Read It and Weep!
The babysitter checked the clock again. Past eleven. They’d promised they’d be home by ten thirty. She shifted sleepily in the deep leather chair and glanced back at the TV. She had it turned down low, to an old black-and-white movie, which was quaintly spooky. Practically every scene included ominous music, sinister characters wearing hats and trench coats, and lots of fog and shadows. But she wasn’t the sort of girl that got scared easily.
Outside, the wind howled, rattling the old doors and window frames. The draft caused the heavy floor-to-ceiling drapes to billow, as though someone were hiding behind them. The rain streamed down the windows in rivulets.
Lightning flashed. For a brief instant, through the gap in the drapery, the girl could see the dark landscape illuminated outside—black trees bending, empty swings bobbing crazily in the wind. There was a loud crack of thunder.
And then the power went out.
With a blip the TV powered off. The reading lamp next to her went black. The girl was plunged into darkness, not complete blackness, but pretty close. With an exasperated sigh she stood up from the chair and groped her way toward the kitchen, shuffling with baby steps so as not to trip over any toys. Now she wished she’d done a better job of picking up after the twin girls, who’d been playing with their wooden food and plastic oven earlier that evening.
The kitchen was full of gray shadows and devoid of noise, except for the howling wind and pattering rain outside. There was no hum of the refrigerator. No whooshing of the dishwasher, which she’d actually remembered to turn on. Opening the drawer near the stove, she felt around for a flashlight. She came up with the next best thing—a candle, with a little holder attached. Luckily the gas stove worked, so she didn’t have to search for matches and could light the candle. The weak flame flickered, shedding a wan light around her. And then she saw them:
A pair of green, glowing eyes, staring at her from the shadowy corner of the kitchen.
She gasped. Took a step backward, almost dropping the candle.
Then she exhaled.
“Nero! You dumb cat. You scared the life out of me.”
She heard the orange-and-white tabby cat jump down from the counter and pad over to her, twining itself around her feet, purring.
Inside the pocket of her sweatshirt she felt her phone vibrate. She drew it out and checked the message. Another text.
I see you. You’re in the kitchen. You’re wearing a pink zip-up sweatshirt.
Her mouth went dry and her palms felt sweaty as she read the mysterious message. This was the third text she’d gotten tonight from that number. She scrolled back to reread the first two messages.
The second one was even creepier:
You thought you’d gotten rid of me. Well, you didn’t. Your luck has changed.
This third one was deeply unsettling. She couldn’t pass it off as a wrong number. She was wearing a pink sweatshirt. She was standing in the kitchen. How could someone possibly know that? She peered out of the window over the kitchen sink, straining her eyes to see past the streams of water running down. But all she could see was the blackness outside. All she could hear was the howling wind and the pattering rain. The kitchen faced the back of the house, where there was a small yard and then a grove of trees. No one in her right mind would be standing out there on a night like this. She set the candle down and texted back.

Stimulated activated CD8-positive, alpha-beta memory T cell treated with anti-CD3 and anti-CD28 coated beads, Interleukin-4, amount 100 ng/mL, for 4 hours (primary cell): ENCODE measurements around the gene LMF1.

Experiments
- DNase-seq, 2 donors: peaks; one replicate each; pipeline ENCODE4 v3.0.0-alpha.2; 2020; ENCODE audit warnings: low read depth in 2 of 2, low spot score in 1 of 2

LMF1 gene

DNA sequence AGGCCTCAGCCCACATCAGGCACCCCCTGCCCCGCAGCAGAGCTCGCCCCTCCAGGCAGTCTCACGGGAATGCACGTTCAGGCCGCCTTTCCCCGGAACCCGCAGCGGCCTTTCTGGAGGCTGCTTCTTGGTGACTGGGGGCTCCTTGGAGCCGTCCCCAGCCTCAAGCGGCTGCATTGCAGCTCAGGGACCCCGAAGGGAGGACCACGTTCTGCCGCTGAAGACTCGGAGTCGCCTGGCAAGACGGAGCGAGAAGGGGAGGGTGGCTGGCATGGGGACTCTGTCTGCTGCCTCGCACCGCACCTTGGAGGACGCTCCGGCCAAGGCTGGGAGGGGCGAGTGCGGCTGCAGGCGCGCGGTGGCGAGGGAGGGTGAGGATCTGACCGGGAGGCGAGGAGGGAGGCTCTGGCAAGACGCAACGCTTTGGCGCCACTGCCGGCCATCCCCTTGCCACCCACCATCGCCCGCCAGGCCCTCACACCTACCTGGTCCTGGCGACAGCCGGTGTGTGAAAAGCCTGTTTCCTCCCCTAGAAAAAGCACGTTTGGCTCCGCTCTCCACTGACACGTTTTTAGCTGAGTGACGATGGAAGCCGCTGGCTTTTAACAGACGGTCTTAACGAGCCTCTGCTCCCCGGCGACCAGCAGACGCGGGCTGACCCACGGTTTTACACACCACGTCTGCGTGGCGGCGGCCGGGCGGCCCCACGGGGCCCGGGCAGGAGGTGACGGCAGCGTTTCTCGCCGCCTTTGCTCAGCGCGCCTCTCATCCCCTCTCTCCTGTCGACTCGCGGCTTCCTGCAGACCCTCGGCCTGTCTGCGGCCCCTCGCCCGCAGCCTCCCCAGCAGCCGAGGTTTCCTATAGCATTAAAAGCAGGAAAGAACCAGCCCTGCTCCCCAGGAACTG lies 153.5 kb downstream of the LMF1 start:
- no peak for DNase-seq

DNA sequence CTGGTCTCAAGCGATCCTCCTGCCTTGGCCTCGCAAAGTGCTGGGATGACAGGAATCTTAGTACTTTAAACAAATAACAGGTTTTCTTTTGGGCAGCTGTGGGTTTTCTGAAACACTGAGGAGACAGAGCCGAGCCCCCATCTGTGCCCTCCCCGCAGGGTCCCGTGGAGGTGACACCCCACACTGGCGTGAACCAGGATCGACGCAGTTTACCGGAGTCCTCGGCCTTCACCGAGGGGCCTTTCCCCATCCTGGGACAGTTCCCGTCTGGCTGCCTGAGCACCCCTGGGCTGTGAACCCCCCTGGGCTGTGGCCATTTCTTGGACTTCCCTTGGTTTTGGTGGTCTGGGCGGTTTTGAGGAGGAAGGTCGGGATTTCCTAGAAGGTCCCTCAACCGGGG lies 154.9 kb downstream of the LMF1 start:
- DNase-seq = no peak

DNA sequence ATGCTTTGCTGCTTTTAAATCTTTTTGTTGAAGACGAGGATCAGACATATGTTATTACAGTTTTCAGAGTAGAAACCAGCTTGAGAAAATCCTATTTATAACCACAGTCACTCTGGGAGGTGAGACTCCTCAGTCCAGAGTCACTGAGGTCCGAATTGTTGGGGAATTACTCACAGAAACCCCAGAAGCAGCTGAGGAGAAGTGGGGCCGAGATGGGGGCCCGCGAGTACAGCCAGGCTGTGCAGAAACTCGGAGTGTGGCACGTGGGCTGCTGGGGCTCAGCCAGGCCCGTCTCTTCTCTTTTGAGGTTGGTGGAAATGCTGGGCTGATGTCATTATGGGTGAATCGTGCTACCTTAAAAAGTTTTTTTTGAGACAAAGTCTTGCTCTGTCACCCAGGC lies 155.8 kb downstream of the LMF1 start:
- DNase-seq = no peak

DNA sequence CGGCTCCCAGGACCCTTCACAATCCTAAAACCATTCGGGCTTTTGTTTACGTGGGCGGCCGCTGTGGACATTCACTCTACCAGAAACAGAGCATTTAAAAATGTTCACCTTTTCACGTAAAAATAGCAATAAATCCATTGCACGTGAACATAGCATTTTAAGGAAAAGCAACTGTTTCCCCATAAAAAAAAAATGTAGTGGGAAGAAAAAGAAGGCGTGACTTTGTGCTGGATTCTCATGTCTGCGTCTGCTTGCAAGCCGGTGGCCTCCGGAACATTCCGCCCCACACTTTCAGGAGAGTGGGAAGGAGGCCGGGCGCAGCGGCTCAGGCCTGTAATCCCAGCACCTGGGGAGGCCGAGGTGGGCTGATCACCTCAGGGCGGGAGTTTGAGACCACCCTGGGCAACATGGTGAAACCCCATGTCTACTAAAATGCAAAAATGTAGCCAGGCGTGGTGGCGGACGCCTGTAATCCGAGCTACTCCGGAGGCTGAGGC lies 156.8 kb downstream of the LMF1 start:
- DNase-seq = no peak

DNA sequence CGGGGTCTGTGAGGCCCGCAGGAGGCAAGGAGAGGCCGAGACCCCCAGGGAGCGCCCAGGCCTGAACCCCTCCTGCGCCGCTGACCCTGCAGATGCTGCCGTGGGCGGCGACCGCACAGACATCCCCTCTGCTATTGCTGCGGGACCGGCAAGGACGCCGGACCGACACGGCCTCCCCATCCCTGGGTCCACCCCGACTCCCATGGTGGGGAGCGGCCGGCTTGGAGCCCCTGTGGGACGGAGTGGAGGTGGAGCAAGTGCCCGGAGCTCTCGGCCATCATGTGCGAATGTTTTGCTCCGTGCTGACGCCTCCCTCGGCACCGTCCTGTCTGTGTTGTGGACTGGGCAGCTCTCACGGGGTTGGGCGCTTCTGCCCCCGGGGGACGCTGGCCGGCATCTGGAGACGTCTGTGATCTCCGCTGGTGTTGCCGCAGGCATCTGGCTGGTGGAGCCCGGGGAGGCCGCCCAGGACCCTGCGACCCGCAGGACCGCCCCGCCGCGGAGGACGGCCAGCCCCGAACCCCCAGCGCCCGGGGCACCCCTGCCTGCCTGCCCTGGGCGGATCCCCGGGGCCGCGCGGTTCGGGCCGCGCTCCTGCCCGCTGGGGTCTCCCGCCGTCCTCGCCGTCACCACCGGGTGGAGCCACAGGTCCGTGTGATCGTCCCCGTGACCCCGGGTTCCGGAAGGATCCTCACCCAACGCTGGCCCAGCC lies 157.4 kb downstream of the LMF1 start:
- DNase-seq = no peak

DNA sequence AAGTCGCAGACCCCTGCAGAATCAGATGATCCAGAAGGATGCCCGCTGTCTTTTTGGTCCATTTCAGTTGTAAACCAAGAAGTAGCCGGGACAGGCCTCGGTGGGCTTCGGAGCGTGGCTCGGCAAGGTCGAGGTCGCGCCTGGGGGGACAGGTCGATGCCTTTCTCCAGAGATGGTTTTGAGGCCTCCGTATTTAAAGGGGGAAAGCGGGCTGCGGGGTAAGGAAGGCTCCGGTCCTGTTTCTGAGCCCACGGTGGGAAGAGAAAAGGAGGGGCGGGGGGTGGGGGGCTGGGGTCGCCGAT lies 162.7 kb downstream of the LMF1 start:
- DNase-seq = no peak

Whoever this is, cut it out. You’re starting to freak me out.
Almost immediately, there was another text.
They’re not coming home. Not anytime soon.
Fear eddied up and down her spine. Who was “they”? The twins’ parents? She decided not to ask. This entire thing was as ridiculous as it was scary. She tried to convince herself that someone was just playing a practical joke on her. Her brothers or maybe her best friend.
A full two minutes passed without another text. The babysitter busied herself around the kitchen, trying to tidy it up as best she could in the darkness. Where were the twins’ parents? Why hadn’t they called her to say they’d be late?
And then she got another text.
I am in the basement.
Her breath caught in her throat. This really wasn’t funny anymore. Suddenly she realized it wasn’t someone playing a practical joke on her. No one she knew would do something like this. Play such a mean trick. She’d call her mom. And then maybe even 911. But when she looked at her phone again, she saw the worst possible message of all:
Wait. What was that sound?
Clomp. Clomp. Clomp.
At first she thought the sound was only in her imagination. But as it got louder, there was no mistaking the sound of footsteps. Then they stopped. She whirled around toward the basement door, which was shrouded in shadow. The door rattled. But that was the wind, wasn’t it? Making it rattle?
She heard footsteps again, and a tiny, terrified whimper escaped from the back of her throat. Heavy footfalls continued making their way up the basement steps. And then slowly, ever so slowly, the knob on the basement door started to turn. When it opened, she saw what she’d been dreading—a figure covered in shadow. And then it started moving toward her.